These reviews are cross-posted from my Goodreads account.
The Chukchi Bible
This account of the myths and legends of the Chukchi people (a native Arctic tribe) is written by a contemporary Chukchi author, which sets it apart from a more anthropological narrative in some vital ways. Yuri Rytkheu is telling the history of his own family, and he claims the right to tell it in his own way–which in this case means with a rather modern narrative voice. Though the stories themselves may have been handed down through an oral tradition, this book was written: there’s none of the formulaic, repetitive cadences that you generally find when encountering narratives that are primarily designed for storytellers to memorize and repeat. Instead we are told what characters thought and felt and sensed in each moment, as with a modern novel.
Yet the stories are infused with a more ancient sensibility. There’s an easy interchange between the material and spiritual worlds, and between the animal and human realms. War and rape and murder happen, and are neither excused nor treated as anything particularly shocking. There’s euthanasia of the elderly, harsh treatment of children, and one act of human sacrifice (although that IS shocking, even to the people carrying out what they perceive to be a divine mandate). The most thrilling part of the book is Rytkheu’s account of the life of his grandfather, who traveled the world during the early twentieth century and witnessed the loss of the traditional Chukchi lifestyle at the hands of the Americans, Europeans and Soviets. Rytkheu doesn’t sentimentalize the often-brutal lives of his ancestors, but he’s clear-eyed about what the Chukchi have lost, and he brings that heritage brilliantly to life.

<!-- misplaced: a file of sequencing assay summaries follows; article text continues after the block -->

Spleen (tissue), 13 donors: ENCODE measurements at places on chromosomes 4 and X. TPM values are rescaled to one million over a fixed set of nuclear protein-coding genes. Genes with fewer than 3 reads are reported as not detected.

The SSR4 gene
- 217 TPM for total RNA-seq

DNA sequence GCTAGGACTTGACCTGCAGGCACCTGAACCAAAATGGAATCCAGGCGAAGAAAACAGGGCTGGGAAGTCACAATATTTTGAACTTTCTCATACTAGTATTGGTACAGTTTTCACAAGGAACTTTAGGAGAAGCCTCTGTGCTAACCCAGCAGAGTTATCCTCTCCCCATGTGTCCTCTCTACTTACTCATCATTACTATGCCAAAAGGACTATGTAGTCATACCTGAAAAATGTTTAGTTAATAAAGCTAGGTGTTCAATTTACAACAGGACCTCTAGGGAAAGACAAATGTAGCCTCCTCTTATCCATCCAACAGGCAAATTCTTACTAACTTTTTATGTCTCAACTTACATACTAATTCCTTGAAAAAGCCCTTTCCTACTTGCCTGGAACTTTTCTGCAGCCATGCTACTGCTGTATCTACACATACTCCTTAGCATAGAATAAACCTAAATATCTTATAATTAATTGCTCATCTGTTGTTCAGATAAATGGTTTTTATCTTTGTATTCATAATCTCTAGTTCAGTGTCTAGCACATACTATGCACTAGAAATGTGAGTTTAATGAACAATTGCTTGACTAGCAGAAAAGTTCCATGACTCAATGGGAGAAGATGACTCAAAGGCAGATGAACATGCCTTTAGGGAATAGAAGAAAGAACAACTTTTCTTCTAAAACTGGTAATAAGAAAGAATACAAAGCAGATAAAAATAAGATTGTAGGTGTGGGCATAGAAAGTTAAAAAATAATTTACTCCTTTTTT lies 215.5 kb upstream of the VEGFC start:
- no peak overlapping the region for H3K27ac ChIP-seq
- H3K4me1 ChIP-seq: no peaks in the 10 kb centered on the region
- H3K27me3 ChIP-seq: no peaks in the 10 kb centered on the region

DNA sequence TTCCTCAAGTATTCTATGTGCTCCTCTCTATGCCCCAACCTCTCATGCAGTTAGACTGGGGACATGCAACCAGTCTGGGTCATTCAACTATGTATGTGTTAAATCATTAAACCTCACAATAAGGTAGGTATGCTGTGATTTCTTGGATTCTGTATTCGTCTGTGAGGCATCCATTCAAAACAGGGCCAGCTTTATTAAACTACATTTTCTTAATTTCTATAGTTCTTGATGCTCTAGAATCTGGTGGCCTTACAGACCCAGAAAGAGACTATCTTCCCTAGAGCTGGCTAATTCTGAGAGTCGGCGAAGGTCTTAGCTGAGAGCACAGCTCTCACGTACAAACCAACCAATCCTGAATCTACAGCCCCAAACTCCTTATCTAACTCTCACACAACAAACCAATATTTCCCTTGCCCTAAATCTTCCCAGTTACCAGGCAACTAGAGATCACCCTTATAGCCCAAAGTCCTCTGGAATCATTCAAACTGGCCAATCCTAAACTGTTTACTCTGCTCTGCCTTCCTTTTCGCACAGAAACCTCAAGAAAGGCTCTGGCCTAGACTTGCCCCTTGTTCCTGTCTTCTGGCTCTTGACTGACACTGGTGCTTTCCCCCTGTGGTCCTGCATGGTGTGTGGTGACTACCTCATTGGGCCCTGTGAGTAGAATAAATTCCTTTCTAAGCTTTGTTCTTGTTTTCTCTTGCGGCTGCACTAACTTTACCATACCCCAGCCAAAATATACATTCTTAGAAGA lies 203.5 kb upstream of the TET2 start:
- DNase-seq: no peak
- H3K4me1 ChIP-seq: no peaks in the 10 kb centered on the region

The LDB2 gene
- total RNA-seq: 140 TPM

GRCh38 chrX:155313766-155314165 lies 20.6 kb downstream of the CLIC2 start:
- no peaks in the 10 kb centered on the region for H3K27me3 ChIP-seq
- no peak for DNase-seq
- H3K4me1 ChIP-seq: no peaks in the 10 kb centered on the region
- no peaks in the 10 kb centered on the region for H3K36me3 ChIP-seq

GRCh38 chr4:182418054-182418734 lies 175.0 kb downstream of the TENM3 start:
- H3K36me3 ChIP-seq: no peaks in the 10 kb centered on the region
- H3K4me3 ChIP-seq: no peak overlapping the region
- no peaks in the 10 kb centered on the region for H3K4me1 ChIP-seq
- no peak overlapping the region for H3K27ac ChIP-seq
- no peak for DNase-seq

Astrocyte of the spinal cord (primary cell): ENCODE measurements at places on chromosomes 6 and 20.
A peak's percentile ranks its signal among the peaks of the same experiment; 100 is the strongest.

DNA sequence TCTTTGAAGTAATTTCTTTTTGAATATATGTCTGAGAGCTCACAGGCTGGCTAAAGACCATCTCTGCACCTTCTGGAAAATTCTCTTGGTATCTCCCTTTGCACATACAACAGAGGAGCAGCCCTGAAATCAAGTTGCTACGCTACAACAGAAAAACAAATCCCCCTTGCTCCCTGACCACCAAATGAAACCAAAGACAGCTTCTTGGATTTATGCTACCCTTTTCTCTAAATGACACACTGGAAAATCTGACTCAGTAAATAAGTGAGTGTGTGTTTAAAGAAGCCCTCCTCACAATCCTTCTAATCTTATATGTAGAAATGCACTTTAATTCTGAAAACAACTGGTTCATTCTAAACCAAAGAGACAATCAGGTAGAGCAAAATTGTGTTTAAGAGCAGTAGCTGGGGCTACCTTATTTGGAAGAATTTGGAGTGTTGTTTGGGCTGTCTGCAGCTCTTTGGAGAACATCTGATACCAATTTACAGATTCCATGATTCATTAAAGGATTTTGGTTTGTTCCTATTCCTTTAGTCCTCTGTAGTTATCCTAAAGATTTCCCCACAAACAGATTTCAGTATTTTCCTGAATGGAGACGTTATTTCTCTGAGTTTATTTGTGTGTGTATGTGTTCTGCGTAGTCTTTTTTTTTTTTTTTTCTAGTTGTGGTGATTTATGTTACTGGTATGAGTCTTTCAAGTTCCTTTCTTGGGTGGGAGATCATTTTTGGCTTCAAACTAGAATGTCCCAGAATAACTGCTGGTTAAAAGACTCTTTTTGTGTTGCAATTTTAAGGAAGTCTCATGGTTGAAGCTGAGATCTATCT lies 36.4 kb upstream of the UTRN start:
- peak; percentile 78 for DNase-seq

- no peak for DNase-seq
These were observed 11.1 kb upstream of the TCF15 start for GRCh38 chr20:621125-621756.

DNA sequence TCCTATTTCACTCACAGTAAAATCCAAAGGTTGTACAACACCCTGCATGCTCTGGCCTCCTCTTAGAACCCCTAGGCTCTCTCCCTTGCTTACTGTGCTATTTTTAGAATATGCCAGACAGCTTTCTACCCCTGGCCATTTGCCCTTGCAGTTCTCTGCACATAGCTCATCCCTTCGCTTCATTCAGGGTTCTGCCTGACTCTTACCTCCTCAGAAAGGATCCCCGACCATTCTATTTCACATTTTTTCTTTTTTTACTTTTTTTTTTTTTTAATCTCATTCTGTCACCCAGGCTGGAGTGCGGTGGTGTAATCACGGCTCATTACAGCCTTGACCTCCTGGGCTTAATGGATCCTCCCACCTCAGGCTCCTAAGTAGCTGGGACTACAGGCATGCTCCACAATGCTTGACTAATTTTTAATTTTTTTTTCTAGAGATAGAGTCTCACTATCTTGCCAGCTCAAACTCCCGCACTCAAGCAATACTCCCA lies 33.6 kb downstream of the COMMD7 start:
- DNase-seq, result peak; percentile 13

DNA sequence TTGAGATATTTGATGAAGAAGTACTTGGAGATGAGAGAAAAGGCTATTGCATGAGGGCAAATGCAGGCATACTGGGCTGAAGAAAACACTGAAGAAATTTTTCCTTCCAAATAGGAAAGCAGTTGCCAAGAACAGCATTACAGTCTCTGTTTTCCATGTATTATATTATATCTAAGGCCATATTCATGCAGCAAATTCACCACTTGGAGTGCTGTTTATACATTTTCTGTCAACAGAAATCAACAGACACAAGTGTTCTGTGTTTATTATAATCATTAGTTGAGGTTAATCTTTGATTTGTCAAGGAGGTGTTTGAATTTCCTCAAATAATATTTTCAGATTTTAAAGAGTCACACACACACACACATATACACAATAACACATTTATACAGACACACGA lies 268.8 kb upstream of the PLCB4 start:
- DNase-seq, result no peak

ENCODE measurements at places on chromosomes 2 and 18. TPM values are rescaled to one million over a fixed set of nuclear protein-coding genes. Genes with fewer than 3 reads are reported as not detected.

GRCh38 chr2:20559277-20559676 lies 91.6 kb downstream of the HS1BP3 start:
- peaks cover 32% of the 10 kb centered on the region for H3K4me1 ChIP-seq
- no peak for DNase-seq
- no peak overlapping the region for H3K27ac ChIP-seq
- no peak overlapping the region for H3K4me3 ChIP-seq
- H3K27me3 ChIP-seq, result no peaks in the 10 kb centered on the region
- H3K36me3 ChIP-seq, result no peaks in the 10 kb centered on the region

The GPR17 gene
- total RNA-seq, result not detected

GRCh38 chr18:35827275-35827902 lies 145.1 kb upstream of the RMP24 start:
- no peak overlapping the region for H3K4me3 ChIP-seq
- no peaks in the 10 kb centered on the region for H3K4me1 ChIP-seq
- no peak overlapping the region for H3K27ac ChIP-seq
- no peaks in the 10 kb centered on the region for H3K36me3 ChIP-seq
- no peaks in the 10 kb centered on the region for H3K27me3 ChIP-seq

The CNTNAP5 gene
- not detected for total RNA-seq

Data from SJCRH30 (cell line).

I bought this collection because it had a Zen Cho story in it, and while her piece (“The First Witch of Damansara”) is my favorite in the book, I enjoyed several of the others as well. As might be expected from a fashion-themed speculative fiction anthology, it’s heavy on the vampires, but there’s also fairies, ghosts, time-travelers, immortal children of an Aztec blood god, and acrobatic mathematicians. (I quite liked the acrobatic mathematicians.)
Henry James is obviously an amazing stylist, and I love the way he excavates the thoughts and emotions of his characters. I love the way the conflict in his stories almost always comes from characters encountering the limits of their own natures, and how he explores the nature of true honor in a world of hypocrisy and sham propriety.
That said, sometimes I can only take James in small doses, and Washington Square exposes some of his more artificial and frustrating traits as a storyteller. I could believe in Catherine to a certain extent, and certainly found her quiet defiance of her overbearing father compelling, but the resolution of the situation seemed forced and hollow. After showing us a character of such unexpected depth and strength, James expects us to turn around and believe that she’s utterly broken forever? No, sorry, I feel pretty sure that the Catherine we met over the course of the book would have been able to find happiness with a John Ludlow. The final image of the spinster alone with her embroidery is meant to be striking, but I just found it false.